“Many base cargo rates in the Westbound trans-Pacific market are approaching levels that do not justify carriage, especially when you take into account offsetting destination costs, such as equipment cleaning and repair and local delivery,” says Brian Conrad, TSA Westbound executive administrator. “That’s bad news for shippers [and] carriers for which recyclables and hay represent a large share of the market. We need to bring those rates up, and we believe the market can support the higher minimums,” he adds.

Members of the TSA include APL Ltd., K Line, China Shipping Container Lines, Maersk Line, CMA-CGM, Mediterranean Shipping Co., COSCO Container Lines, N.Y.K. Line, Evergreen Line, OOCL, Hanjin Shipping Co. Ltd., Yangming Marine Transport Corp., Hapag-Lloyd AG, Zim Integrated Shipping Services and Hyundai Merchant Marine Co.

According to transaction figures collected by American Metal Market (AMM), pricing for prompt scrap (No. 1 busheling) started the year in January at nearly $445 per ton. After the sharp February drop to $409, the prompt grade traded in the $390 to $400 range from March through September before it fell in October to $385 per ton.

Processors and brokers who specialize in export shipping are hopeful that recent increases in Turkish ferrous scrap buying are reversing a 2013 trend in the ferrous sector: a decrease in transoceanic trading. (More on this topic can be found in the article “Closer to Home” in the July-August 2014 issue of Recycling Today Global Edition, available at www.RecyclingToday.com/rtge0714-ferrous-trading-market-report.aspx.)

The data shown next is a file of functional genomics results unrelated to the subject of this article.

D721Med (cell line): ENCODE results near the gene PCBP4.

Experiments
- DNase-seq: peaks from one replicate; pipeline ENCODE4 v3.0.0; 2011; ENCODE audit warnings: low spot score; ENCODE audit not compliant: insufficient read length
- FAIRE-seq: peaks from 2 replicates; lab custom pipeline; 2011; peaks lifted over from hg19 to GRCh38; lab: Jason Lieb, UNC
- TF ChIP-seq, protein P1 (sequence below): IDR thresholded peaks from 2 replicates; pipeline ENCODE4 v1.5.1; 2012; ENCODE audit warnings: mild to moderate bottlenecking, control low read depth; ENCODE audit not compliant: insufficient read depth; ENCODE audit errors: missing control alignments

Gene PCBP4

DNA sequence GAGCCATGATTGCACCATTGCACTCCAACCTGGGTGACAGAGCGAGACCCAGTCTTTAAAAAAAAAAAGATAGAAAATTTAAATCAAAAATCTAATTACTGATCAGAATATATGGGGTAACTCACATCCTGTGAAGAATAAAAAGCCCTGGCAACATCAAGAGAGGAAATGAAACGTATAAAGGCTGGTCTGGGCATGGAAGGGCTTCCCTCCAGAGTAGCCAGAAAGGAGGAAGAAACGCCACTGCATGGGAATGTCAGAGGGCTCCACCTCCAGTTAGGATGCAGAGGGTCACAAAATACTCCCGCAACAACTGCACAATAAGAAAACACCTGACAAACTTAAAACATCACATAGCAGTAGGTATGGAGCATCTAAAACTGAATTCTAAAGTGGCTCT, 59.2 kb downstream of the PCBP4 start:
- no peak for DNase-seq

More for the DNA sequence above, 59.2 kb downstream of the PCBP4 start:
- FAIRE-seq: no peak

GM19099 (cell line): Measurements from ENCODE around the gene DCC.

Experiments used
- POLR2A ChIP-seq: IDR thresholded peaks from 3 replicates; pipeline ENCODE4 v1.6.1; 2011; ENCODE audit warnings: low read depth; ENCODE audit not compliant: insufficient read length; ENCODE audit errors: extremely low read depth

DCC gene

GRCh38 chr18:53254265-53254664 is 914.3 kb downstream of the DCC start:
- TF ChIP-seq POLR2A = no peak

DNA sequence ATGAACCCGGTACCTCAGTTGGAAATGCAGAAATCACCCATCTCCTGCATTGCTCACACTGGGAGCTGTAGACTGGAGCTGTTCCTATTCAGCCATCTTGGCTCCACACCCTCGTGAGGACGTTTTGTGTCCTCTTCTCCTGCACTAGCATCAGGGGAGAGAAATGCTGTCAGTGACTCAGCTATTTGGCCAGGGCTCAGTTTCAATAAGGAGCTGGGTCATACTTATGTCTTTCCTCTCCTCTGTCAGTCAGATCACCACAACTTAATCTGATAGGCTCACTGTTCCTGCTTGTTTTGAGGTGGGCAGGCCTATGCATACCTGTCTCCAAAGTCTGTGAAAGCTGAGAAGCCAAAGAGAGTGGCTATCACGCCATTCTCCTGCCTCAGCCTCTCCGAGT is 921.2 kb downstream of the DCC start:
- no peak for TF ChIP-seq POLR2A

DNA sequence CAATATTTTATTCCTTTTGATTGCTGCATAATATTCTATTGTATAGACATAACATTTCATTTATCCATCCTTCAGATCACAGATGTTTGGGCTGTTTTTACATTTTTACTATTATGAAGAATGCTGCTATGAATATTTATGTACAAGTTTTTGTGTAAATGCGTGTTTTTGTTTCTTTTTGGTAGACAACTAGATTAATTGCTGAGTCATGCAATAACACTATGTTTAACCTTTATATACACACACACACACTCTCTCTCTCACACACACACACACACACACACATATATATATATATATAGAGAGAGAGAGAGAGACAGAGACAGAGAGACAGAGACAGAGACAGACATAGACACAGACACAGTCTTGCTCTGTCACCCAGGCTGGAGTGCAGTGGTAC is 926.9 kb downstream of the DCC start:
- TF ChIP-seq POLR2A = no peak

“After a reduction of 12 percent in 2013, the world’s foremost steel scrap importer, Turkey, increased its overseas steel scrap purchases by 4.9 percent to 9.73 million [metric tons] in the first half of 2014,” writes Rolf Willeke, statistics advisor to the Brussels-based Bureau of International Recycling (BIR) Ferrous Division in its latest World Mirror newsletter. “Also in positive territory were the steel scrap imports of Taiwan (+1 percent to 2.2 million [metric tons]),” he adds.
 

A bearish attitude

Few commodities have been boosted in value by China’s industrialization and urbanization more than copper and a handful of other nonferrous metals.

If the rise of China’s industrial output has been the key reason driving the nonferrous price surge, then the leveling off of this phenomenon likely has played a role in the downward direction of metals pricing in 2014.

For an article about hedging titled “Reducing Your Exposure” in the November 2014 edition of Recycling Today (online at www.RecyclingToday.com/rt1114-metals-hedging.aspx), William Adams of London-based FastMarkets Ltd. provides a chart of how six nonferrous metals have performed on the London Metal Exchange (LME) throughout 2014.

Adams’ chart indicates that copper ended 2013 at $7,374 per metric ton and sunk to $6,735 by late September 2014—a decline in value of 9.7 percent. The LME price of nickel, meanwhile, dropped by 19.7 percent in the same time frame, while aluminum declined by 7.4 percent.

Although it has flattened somewhat, by no means has China’s economy ground to a halt, and the nation’s mills, smelters and refineries continue to consume large volumes of primary and secondary raw materials.